International Monetary Fund. External Relations Dept.
This paper focuses on the United States and the United Kingdom that were the main architects of the post-1945 order, with the creation of the United Nations systems, but they now appear to be pioneers in the reverse direction—steering an erratic, inconsistent, and domestically controversial course away from multilateralism. Other countries, meanwhile, for various reasons are incapable of assuming that global leadership and the rest of the world likely would not support a new hegemon in any event. The postwar system created at the BrettonWoods, New Hampshire, conference in 1944 should be credited with economic growth, a reduction in poverty, and the absence of destructive trade wars. It built a comity that encourages to this day cooperation on issues as diverse as taxation, financial regulation, climate change policy, and terrorism financing. The central postwar concern was international financial stability. The United States and the newly created International Monetary Fund were at the center of a system that sought to maintain that stability by linking exchange rates to the dollar, with the IMF the arbiter of any changes.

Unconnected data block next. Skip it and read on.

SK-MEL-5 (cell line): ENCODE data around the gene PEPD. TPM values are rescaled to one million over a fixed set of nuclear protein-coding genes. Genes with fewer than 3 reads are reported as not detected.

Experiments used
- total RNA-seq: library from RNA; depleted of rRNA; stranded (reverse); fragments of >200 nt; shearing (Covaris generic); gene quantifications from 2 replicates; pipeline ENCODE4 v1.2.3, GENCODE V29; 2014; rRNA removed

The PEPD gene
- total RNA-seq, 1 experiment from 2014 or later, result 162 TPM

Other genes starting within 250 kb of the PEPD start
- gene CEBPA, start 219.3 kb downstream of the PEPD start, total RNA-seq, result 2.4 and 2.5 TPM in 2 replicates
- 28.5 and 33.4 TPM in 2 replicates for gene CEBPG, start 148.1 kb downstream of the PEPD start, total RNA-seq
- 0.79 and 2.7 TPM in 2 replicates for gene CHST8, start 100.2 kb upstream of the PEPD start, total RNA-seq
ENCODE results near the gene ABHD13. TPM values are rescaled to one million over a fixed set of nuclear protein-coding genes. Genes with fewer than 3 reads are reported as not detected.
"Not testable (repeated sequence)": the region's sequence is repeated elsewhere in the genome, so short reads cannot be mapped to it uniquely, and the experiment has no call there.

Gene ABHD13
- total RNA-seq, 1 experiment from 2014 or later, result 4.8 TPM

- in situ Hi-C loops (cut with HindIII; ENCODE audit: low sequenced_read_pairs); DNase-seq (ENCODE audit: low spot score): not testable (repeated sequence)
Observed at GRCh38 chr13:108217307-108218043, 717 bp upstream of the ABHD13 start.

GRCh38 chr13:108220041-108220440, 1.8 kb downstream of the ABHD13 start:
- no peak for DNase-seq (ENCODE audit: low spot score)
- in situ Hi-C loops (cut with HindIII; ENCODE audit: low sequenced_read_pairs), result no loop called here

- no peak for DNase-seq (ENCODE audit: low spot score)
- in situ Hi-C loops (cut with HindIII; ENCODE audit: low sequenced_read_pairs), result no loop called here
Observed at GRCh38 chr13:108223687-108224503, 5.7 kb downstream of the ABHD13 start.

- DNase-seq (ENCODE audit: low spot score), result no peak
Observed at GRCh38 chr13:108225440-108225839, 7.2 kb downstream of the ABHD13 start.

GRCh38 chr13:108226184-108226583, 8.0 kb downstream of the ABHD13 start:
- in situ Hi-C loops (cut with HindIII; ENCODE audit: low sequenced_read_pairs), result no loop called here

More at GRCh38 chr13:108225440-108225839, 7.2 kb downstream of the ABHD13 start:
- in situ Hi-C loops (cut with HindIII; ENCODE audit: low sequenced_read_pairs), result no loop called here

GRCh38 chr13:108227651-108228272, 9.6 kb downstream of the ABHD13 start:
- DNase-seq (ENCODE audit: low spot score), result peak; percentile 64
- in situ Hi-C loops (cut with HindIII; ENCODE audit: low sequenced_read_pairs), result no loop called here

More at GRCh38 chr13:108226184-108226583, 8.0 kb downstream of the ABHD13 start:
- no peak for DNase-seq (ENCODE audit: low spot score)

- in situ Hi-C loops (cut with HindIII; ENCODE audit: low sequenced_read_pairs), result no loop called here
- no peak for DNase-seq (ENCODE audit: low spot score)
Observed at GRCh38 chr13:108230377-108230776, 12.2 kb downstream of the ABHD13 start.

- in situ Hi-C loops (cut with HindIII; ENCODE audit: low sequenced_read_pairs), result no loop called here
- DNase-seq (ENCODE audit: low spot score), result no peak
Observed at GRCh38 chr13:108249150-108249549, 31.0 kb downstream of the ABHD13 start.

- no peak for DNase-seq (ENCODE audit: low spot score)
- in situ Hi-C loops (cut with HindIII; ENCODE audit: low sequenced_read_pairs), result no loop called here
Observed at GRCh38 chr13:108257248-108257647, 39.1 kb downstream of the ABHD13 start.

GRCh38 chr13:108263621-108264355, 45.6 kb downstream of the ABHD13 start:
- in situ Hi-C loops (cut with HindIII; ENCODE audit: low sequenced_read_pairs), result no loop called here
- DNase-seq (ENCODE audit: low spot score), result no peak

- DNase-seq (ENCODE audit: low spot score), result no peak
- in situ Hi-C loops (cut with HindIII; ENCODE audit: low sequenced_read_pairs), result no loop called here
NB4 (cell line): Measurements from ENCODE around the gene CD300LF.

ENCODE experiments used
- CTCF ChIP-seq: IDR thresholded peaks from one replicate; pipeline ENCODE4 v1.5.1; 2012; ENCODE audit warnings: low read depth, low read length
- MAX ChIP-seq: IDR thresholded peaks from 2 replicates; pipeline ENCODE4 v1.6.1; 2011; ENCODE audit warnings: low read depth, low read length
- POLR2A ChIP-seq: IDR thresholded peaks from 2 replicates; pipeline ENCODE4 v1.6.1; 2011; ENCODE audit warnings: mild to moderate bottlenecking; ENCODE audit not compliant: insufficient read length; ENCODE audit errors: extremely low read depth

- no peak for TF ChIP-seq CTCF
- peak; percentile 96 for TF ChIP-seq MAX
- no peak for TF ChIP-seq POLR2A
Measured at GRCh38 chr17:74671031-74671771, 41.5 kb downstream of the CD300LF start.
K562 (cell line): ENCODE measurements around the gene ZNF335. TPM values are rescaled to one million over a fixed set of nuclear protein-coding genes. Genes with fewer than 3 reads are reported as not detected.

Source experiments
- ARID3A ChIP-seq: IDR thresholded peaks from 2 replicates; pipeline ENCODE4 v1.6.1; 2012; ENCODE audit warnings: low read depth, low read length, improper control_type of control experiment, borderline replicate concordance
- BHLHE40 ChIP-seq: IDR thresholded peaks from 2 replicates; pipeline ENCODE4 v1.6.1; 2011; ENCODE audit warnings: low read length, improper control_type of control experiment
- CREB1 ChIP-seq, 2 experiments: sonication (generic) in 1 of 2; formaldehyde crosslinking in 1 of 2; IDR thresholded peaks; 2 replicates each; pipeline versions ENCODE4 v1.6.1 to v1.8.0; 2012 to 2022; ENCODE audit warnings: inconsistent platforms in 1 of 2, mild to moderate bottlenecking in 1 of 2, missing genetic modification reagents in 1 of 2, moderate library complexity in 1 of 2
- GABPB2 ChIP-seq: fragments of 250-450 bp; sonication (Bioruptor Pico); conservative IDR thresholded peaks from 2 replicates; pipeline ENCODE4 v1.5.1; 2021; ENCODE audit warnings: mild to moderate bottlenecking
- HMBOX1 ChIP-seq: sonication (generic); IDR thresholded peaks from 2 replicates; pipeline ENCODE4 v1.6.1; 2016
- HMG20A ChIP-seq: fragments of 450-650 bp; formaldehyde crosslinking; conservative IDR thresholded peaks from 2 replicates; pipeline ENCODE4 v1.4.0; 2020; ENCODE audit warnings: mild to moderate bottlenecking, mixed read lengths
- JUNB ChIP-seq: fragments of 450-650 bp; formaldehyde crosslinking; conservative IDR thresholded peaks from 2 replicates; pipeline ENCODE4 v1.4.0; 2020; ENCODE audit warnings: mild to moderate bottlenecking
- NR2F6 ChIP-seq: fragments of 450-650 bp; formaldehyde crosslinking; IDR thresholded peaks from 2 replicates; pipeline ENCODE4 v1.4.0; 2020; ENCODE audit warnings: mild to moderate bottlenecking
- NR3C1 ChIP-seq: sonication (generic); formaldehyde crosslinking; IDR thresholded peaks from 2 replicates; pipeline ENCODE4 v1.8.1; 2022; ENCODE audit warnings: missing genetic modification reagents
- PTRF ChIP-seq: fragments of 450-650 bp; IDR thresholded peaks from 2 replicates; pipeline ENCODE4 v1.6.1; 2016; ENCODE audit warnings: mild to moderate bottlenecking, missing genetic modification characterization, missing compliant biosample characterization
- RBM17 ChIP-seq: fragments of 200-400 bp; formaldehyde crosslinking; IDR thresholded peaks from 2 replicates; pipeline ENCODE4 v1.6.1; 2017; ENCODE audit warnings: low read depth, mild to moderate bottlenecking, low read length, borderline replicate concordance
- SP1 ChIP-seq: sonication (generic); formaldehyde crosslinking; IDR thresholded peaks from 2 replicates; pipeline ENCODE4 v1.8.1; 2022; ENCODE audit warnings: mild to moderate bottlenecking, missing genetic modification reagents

This Selected Issues paper assesses the efficiency of public spending on health and education in Hungary, with a view to identifying potential efficiency gains and areas for reforms so as to lock in such gains. The paper finds potentially large room for efficiency gains over the medium term, particularly in the health sector. A frontier analysis using data envelopment methodology, suggests that savings from efficiency gains in the health and education sectors could amount up to about 3 percentage points of GDP over the medium term, of which 90 percent could be achieved from efficiency gains in the health sector.